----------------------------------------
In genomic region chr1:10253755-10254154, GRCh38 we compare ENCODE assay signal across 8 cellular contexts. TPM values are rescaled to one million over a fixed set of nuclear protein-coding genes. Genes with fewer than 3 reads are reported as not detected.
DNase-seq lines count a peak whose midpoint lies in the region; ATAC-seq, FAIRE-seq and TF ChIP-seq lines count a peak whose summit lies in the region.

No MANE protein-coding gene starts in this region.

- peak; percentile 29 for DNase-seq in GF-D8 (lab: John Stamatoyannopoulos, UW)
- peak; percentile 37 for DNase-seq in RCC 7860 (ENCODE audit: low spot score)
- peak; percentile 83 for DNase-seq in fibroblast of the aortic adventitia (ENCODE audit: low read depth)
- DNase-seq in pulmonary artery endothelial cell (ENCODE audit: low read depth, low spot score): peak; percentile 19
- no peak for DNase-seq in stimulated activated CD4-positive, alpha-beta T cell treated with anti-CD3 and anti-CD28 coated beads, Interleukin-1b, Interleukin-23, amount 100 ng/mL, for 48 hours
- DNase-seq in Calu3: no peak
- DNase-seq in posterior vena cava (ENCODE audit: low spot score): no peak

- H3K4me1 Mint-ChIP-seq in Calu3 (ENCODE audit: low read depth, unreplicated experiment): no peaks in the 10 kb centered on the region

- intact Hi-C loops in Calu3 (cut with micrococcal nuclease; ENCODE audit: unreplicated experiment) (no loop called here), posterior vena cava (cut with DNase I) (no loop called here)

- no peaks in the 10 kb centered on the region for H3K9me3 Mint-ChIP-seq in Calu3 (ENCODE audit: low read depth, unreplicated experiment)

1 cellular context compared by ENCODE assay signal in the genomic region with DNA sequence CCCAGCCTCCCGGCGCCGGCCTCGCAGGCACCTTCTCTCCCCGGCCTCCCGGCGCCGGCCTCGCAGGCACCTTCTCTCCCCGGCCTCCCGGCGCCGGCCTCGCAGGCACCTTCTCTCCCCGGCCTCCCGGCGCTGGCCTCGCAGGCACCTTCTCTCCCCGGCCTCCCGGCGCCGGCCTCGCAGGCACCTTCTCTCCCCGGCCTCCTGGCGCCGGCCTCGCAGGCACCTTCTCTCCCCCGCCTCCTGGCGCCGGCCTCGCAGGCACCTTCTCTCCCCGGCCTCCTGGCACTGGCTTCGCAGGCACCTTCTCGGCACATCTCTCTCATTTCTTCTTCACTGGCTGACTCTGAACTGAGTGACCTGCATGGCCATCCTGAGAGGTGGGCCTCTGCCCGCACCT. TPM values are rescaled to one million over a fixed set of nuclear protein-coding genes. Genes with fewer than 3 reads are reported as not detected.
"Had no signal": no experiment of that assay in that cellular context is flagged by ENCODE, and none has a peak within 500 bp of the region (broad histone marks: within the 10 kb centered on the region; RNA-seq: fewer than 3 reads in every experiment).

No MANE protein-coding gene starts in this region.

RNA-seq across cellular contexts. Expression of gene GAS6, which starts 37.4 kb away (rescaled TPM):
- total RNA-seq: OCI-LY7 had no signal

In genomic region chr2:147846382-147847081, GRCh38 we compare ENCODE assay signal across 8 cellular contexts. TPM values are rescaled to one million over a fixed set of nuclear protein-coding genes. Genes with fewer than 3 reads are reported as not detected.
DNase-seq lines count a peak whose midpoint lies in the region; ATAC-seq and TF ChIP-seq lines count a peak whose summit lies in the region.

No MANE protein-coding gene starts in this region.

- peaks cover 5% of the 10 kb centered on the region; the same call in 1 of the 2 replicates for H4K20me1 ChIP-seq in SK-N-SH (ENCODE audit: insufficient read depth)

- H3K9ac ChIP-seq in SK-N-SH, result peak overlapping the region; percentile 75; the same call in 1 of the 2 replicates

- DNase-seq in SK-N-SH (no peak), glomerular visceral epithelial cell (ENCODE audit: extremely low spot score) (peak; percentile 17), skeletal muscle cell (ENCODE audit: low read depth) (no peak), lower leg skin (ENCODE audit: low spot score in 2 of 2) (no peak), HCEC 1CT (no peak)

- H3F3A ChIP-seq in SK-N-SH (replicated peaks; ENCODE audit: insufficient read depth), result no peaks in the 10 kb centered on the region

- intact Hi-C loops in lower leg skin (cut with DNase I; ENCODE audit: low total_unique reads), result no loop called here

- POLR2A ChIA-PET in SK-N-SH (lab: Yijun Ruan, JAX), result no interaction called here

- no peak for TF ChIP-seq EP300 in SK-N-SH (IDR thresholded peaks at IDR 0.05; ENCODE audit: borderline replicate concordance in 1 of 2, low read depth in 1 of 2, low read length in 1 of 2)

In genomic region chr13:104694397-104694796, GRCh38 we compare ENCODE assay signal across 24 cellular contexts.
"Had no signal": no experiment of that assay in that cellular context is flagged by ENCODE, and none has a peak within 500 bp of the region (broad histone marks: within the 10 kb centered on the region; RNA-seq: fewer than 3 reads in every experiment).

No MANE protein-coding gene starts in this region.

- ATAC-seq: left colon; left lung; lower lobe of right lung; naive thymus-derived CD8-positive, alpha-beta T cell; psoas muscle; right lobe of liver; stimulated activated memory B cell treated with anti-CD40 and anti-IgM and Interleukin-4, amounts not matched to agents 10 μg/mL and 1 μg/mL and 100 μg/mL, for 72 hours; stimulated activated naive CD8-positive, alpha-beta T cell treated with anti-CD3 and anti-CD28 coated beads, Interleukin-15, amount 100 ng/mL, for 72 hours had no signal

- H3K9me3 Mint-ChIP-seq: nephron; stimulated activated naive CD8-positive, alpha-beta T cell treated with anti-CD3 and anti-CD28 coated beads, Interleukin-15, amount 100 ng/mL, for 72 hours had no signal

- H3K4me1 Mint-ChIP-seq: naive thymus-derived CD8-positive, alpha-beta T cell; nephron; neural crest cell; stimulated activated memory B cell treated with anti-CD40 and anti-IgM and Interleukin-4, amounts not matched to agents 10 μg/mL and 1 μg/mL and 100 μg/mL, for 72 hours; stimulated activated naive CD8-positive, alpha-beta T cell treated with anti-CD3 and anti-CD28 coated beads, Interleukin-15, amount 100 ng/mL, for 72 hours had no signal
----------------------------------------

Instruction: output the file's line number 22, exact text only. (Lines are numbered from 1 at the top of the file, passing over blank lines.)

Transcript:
- peaks cover 5% of the 10 kb centered on the region; the same call in 1 of the 2 replicates for H4K20me1 ChIP-seq in SK-N-SH (ENCODE audit: insufficient read depth)